The Olympics begin in a few weeks. Given my Kickstarter prep, I don't know how well I'll be able to adhere to what I did in Vancouver and London; that is, having some kind of Olympics content here every day of the Games. (But I'll try.) Sweden, as you might expect, will feature rather prominently as usual. One nation that won't, and never has, is Somalia. A handful of African nations can typically be seen these days at any given Winter Olympics with token representation. Togo and Zimbabwe are projected to make their winter debuts in Sochi, and over the years, Africa has previously sent delegations from Algeria, Cameroon, Egypt, Ethiopia, Ghana, Kenya, Madagascar, Morocco, Senegal, South Africa and Swaziland. None of them, of course, have ever won a medal.
Bandy is not an Olympic sport. For those of you who don't know what bandy is, and I imagine there's a lot of you, bandy is essentially soccer on ice: 11 players per side, playing on a soccer-pitch-sized rink, playing two halves of 45 minutes, competing to direct a ball into a large goal. The players are using hockey sticks (apart from the goalie, who's relying on his hands), with a ball small enough to be hit by a hockey stick. There are restarts similar to soccer's, with free... well, strokes, corner strokes, goal... well, goal throws, and the like. You've even got red cards and bandy's yellow-card equivalent, the blue card. Russia, Sweden and Finland dominate the sport, though Kazakhstan has also been in the mix since the Soviet breakup.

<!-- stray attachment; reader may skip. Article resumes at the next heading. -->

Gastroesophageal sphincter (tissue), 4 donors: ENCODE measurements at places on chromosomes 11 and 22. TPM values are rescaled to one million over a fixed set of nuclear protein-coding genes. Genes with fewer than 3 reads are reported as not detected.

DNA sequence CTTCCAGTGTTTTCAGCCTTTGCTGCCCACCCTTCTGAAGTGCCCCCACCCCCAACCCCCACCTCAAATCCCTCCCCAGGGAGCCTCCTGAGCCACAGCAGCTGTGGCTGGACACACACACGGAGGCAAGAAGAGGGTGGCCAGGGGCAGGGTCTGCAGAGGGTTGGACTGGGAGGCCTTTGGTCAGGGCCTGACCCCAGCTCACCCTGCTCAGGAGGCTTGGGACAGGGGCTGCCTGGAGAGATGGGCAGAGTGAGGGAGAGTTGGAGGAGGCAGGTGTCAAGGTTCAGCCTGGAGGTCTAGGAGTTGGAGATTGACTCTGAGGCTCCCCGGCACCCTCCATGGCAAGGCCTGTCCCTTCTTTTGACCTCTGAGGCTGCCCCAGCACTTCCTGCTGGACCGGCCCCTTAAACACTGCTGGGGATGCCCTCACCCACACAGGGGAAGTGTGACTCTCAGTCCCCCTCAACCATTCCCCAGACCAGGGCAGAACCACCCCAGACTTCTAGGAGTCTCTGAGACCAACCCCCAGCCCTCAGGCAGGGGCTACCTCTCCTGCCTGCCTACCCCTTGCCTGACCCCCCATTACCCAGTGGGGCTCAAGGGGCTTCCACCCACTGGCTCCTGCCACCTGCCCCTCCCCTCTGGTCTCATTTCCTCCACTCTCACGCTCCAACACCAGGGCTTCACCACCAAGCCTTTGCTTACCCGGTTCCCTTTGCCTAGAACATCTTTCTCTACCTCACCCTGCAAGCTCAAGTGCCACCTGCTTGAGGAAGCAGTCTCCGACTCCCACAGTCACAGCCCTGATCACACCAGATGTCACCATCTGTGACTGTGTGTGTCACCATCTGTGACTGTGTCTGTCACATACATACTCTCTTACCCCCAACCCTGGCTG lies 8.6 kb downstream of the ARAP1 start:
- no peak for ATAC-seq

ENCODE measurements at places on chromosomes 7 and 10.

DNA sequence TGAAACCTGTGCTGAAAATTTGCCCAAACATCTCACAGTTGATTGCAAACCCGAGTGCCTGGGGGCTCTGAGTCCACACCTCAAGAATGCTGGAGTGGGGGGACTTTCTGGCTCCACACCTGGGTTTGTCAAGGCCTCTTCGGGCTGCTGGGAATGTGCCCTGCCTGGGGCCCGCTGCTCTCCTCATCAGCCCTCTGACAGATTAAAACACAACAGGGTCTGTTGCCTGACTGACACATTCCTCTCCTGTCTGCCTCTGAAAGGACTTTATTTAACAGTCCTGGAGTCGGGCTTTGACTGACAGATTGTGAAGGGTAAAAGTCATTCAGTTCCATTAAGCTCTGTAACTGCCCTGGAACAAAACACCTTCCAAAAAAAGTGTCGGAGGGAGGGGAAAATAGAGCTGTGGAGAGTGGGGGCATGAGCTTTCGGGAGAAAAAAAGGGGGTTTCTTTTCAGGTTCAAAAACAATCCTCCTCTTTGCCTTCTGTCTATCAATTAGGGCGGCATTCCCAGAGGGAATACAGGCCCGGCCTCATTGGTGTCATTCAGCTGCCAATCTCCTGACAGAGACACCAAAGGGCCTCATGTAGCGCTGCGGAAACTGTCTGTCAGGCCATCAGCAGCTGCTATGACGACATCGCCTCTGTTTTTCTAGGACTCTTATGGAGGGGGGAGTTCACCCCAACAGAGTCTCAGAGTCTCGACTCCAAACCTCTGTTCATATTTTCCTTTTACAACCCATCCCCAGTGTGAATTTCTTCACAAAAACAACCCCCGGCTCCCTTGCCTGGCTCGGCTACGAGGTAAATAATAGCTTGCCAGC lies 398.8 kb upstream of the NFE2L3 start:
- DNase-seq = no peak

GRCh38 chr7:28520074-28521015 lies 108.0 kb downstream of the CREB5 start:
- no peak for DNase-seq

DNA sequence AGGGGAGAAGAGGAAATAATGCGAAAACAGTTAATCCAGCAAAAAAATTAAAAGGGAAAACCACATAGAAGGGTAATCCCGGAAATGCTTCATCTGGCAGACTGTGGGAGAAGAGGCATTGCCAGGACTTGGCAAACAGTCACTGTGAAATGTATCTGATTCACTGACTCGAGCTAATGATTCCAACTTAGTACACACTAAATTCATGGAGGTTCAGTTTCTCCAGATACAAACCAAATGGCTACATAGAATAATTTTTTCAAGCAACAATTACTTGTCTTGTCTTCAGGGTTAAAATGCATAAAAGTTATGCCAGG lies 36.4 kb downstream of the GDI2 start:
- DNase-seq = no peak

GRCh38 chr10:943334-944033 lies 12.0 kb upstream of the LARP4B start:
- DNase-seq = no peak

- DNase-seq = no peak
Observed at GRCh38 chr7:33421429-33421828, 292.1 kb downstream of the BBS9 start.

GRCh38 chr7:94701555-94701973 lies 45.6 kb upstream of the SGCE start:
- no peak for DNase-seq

You might see where this is going by now, but just in case you haven't figured it out, I've got a Somali expat bandy team for you, based out of Sweden. They'll be competing in this year's Bandy World Championships in Irkutsk, Russia, which starts on Saturday and runs through February 2, five days prior to the Opening Ceremony.
Somalia will not win. That's not just due to the Cool Runnings factor, where few even expect them to score let alone win. They literally can't win. The way the tournament is structured, the 17 participating teams are split into two divisions, Division A and Division B. Division A is the only one a champion can come from; Division B is playing for promotion into next year's Division A. Final rankings are sorted by division first and performance second. The divisions can get shuffled a bit from year to year depending on how many countries enter a team, but the divisions are sorted out based on what happened the previous year, with the top team from a lower division swapping places with the bottom team from the division above. This year, it's eight teams in Division A, the top eight from last year (Belarus, Canada, Finland, Kazakhstan, Norway, Sweden, Russia, United States), and nine in Division B (Estonia, Germany, Hungary, Japan, Latvia, Mongolia, Netherlands, Somalia, Ukraine). The teams are further divided into groups for the first round, also based on previous performance... but not with seeding, like you'd think would happen. Instead, the top teams- Finland, Kazakhstan, Norway and Russia- are all thrown into the same group together, with the other groups sorted out likewise.
All of that means Somalia, in exchange for not being eligible to win, will at least be grouped alongside the weakest other teams in the field. They're still not expected to do anything but be a human-interest story.
And here's that human-interest story, from Sarah Crompton of the Telegraph, who was so caught up in the human-interest part (they only learned to skate a couple months ago, how charming!) that she missed the fact that there are 17 competing nations, not 15. Another such story, in video form, comes courtesy of Cia Silver for Journeyman Pictures.
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